Anyway, I'm  back and don't have any NEW recipes,  but I will soon (tonight?) post a few lunches/dinners/breakfasts that I've cooked up since my last post.

Just a quick digression though: Valentine's Day was yesterday. Did anyone do anything special? And if so, did anyone make dinner? I feel like going out for dinner on V-D can be really tough. It's hard to make a reservation and all the restaurants have limited pre-priced 3-course menus. I can't think of something less romantic than stuffing myself with 3 courses on a day when I'm supposed to look sexy! Anyway though, Boyfriend was on call Tuesday so we boycotted V-D and are having a date night tonight. He got me a gift, I will be cooking him something that used to moo. =)

Stay tuned for the V-D post! It will NOT be healthy, it will NOT be low-cal and I will NOT feel good about eating it but will just have to turn those feelings of guilt into some more intuitive eating next week (holiday and vacation-free, no excuses!)
I deleted the site and I got it back but now can't edit it once I close this one window! What do I do?
Well...not quite. I'm still technically on vacation for another 9 hours. My vacation was 2 weeks (out of the 4 allotted to me) and I barely posted anything at all! Well it's also because I barely cooked anything at all. Quite frankly, the idea of making something and then being on staycation alone in the house with a new batch of anything is just a little too difficult for me! No willpower at all. I have at least 2 friends who think that's ridiculous.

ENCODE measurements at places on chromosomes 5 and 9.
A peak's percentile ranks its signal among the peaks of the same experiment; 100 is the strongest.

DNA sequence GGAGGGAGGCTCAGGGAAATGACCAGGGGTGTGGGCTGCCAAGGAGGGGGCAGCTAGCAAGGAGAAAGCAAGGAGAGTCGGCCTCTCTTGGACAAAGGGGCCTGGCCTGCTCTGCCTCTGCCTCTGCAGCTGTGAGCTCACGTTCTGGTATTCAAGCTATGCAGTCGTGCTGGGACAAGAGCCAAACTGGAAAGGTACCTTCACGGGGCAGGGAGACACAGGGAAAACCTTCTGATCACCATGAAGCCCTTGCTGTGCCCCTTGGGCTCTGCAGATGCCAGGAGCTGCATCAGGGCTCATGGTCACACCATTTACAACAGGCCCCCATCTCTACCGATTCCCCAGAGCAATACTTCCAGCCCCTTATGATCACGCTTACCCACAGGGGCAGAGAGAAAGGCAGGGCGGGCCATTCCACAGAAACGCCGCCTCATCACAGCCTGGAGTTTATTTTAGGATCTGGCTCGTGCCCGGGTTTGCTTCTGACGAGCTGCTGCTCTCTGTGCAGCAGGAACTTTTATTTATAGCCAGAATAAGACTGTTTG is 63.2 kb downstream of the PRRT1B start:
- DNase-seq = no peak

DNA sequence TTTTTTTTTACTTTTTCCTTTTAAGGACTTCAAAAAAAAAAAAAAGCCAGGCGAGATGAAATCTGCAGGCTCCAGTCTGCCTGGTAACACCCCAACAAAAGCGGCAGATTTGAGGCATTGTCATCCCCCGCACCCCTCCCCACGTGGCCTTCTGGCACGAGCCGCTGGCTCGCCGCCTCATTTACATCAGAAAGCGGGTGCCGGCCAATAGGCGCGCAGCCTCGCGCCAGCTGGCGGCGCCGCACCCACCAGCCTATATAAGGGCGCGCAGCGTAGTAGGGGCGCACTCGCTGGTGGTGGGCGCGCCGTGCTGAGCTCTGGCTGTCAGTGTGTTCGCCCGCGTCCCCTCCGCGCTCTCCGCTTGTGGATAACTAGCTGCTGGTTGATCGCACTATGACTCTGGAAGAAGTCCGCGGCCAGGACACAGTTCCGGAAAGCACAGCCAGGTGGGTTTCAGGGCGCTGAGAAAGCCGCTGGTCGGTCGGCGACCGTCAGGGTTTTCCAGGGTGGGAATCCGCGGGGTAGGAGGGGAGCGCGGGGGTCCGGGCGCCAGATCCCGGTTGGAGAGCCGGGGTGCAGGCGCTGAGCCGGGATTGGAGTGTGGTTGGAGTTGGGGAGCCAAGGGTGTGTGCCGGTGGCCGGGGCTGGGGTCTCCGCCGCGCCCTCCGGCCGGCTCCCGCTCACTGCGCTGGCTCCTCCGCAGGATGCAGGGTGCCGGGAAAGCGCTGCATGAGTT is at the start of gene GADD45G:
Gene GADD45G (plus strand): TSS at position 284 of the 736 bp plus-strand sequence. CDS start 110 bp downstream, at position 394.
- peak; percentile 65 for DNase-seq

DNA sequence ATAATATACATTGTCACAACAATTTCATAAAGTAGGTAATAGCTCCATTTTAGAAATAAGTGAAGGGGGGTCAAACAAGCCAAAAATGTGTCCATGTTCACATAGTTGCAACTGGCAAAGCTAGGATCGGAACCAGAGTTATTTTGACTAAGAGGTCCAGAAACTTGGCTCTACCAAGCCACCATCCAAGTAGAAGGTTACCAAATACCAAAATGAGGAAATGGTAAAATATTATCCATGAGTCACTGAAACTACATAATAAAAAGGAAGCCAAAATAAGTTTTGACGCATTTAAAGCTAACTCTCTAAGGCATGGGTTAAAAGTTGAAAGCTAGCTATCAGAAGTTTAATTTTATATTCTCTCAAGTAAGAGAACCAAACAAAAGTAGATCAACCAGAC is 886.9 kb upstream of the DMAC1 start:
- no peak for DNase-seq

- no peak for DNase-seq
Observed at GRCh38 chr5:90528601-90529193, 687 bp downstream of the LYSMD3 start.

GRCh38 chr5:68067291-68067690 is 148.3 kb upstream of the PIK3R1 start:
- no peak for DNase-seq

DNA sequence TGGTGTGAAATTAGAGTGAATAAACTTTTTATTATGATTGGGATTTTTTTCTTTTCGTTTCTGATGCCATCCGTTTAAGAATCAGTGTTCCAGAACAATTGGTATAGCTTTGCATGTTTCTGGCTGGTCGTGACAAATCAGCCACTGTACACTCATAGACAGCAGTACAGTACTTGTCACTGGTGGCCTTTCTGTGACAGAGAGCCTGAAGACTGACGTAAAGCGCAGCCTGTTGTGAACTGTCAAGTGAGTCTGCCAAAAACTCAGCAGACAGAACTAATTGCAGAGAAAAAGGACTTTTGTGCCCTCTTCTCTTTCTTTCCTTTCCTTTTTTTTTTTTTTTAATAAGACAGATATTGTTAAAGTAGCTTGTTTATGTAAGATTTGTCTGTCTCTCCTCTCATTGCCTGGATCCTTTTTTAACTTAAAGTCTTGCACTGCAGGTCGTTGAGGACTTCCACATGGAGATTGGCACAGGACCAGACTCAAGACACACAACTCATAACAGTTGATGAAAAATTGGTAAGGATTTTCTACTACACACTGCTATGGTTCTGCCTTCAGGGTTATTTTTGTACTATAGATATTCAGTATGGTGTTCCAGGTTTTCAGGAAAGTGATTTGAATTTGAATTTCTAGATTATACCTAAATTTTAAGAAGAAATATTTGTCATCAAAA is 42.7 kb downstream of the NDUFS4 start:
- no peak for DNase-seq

OK, down to business. Before we left for our ski vacation, I did make 2 things I have no yet blogged. I hope to make a batch of blueberry pancakes today as well. The first, above, were skinny cheddar biscuits that I modeled on a recipe from Skinny Taste(click here for the original post). I skinnified them just a little.
My Ingredients (Made 12-13 biscuits)
2 cups Busquick Heart Smart Mix
2 tbsp I Can't Believe It's Not Butter spread
2/3 cup skim milk
2 servings fat free shredded cheddar cheese
1.5 servings Weight Watchers Mexican Mix
1tsp (?) garlic powder
1tsp (?) dried Italian seasoning
Pinch salt

*I happened to have those two types of cheese on hand. I would probably not want to make these with all 3.5 servings of fat free cheese because it's so dry.*

Instructions (preheat oven to 400 deg)
1. Mix the dry ingredients (Busquick mix, cheeses, 1/2tsp garlic powder, 1/2 tsp Italian Seasoning, salt
2. Add milk and stir. Don't stir TOO much but make sure all the floured mix is well in there.
3. Plop about 1tbsp of the mixture on a baking sheet lined with parchment paper.
4. Melt butter + 1/2 tsp garlic and Italian seasoning in microwave (30 sec?)
5. Lightly brush butter mixture over the top of the biscuit blobs.  You should wind up with about half the butter mix left